Outside the Boston Medical Center, French is describing this as we stand beneath a corner of the building streaked white with peregrine droppings. Feathers of a recent kill drift down from a falcon nest like snowfall as we watch a peregrine sharing half a pigeon with a fledgling. Suddenly, another pigeon flying down the street unwittingly comes too close.
In an instant, the falcon opens its wings, whirls and launches toward the pigeon. It closes on the pigeon’s tail while the pigeon flaps wings like there’s no tomorrow. But there is…a tomorrow. This pigeon escapes by dropping to street level, where high-flying peregrines don't go.
“That’s the luckiest pigeon in the city today,” French laughs.
What chicken was to former Red Sox hitting star Wade Boggs, pigeons are to peregrines. It's what gets them through the game. And it's what has brought them to the city. I find pigeon skulls and feathers atop the BU tower. Starlings and blue jays contribute as well.
Sixty years ago, the outlook for peregrine falcons was bleak. Back at mid-century, they were functionally extinct this side of the Mississippi River. “That was all because of DDT,” French explains.
The widely used pesticide made the shells of falcon eggs too thin, just as it did to eagle eggs. They broke and didn't hatch. In 1955, only one pair of peregrines made a nest, on Mount Washington in the Berkshires, and there wasn’t another one made in Massachusetts for the next 32 years. But DDT was banned in the 1970s and then a captive-breeding program made it possible to place captive-raised peregrines atop the McCormack federal building in Boston’s Post Office Square in 1987.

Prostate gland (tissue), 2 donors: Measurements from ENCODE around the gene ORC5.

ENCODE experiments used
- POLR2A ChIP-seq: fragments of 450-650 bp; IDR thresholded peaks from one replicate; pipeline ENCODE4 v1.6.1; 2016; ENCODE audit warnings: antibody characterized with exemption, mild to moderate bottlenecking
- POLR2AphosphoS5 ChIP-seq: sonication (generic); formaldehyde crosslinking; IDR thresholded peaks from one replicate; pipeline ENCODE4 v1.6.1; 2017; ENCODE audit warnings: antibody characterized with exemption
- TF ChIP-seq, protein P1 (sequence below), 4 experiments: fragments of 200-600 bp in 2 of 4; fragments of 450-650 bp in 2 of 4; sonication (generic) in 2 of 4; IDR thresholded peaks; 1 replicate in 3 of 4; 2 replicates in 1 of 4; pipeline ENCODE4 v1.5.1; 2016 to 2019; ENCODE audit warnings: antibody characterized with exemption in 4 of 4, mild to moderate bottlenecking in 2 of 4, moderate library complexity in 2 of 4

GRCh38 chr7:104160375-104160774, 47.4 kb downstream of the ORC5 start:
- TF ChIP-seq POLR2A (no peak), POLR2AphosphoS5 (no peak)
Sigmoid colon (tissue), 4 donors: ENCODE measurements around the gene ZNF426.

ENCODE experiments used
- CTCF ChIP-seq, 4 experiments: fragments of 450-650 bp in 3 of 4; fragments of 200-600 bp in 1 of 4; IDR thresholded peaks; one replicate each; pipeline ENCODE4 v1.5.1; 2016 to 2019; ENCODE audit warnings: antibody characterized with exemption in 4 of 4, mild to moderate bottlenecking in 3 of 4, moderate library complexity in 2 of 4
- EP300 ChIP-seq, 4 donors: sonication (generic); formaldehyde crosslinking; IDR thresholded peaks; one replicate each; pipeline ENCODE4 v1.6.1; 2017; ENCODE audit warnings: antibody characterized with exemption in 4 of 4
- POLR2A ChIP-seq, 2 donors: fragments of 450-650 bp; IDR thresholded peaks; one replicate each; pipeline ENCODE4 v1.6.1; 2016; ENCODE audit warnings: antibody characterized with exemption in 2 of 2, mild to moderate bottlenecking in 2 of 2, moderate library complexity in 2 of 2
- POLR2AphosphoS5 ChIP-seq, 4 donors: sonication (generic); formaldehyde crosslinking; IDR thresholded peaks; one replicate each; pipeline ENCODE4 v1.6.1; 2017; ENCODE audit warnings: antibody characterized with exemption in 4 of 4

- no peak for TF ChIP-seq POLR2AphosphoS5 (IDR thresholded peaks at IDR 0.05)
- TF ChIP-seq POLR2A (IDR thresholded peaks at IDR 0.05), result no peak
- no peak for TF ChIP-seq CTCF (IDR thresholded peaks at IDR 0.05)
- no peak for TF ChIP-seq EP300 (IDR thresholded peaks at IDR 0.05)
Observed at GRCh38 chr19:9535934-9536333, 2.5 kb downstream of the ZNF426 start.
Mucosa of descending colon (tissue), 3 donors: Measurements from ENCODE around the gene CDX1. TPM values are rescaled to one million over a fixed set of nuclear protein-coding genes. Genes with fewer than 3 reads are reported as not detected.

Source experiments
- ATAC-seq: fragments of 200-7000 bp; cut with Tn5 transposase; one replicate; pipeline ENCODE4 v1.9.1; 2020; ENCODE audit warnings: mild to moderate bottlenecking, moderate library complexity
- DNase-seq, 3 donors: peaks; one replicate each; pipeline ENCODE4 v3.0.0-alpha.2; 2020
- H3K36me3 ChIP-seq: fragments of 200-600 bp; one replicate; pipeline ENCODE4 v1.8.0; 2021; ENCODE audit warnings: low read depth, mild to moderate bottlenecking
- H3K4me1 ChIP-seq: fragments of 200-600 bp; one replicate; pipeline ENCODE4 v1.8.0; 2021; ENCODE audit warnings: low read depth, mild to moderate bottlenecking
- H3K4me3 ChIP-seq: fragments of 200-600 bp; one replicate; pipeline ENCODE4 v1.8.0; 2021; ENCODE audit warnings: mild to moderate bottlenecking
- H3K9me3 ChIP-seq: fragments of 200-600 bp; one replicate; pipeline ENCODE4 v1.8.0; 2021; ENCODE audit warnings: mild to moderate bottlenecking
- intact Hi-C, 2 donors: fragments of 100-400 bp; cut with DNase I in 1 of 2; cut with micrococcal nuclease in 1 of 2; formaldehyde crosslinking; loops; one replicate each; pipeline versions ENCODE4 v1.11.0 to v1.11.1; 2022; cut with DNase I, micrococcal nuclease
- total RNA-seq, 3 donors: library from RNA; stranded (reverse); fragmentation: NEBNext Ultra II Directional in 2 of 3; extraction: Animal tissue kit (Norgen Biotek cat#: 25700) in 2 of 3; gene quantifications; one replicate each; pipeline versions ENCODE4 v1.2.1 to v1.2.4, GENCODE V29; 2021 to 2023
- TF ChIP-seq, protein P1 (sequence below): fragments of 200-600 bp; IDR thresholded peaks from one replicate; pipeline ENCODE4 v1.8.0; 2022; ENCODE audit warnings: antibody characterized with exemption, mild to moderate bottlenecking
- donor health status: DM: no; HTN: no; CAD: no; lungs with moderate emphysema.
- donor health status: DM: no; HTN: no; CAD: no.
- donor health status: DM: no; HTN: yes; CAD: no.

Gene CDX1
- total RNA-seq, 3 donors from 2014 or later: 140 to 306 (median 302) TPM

The next year, the first peregrine pair moved to the nearby Customs House in Boston; a pair of falcons has nested there ever since.
Then another pair began nesting at the Christian Science Church administration building. French and his crew began putting up simple wooden boxes lined with gravel. (Peregrines don’t use a single stick or anything else to make a nest, but simply lay their eggs where they are, which is OK on a cliff, but no so OK on the granite ledge of a building, so French provides gravel and a box overhead to keep the eggs out of the rain.) And peregrines began taking over.
There are now pairs and nests in Watertown, Quincy, Roxbury, Deer Island and Saugus, French says, as well as UMass Amherst, UMass Lowell, Harvard's Sanders Theater, BU and downtown Worcester.
Altogether, he estimates, there are now 35 pairs statewide. That’s 70 adults. That’s more than there have ever been. Without tall bridges and skyscrapers there would be far fewer.
Seventy birds is not a big population. French says peregrines are like bald eagles in this regard.
“Even though they’re increasing and they’re doing well, by comparison to other raptors, [the population] is tiny," he says. "But they were never abundant and that’s the way it’s sort of supposed to be with these species.”
Back on the rooftop at BU, I turn a corner and see a peregrine perched maybe 40 feet away at eye level. I imagine what it's like to be a pigeon. The peregrine's eyes are big and dark black. They're telescopes. It's a wild bird. And this feels like wilderness, despite the highways, the cooling towers, the concrete and the students. But it's the city. The peregrine belongs here. And it has given us the thrill of looking up to urban skies.
This article was originally published on August 05, 2015.
This segment aired on August 5, 2015.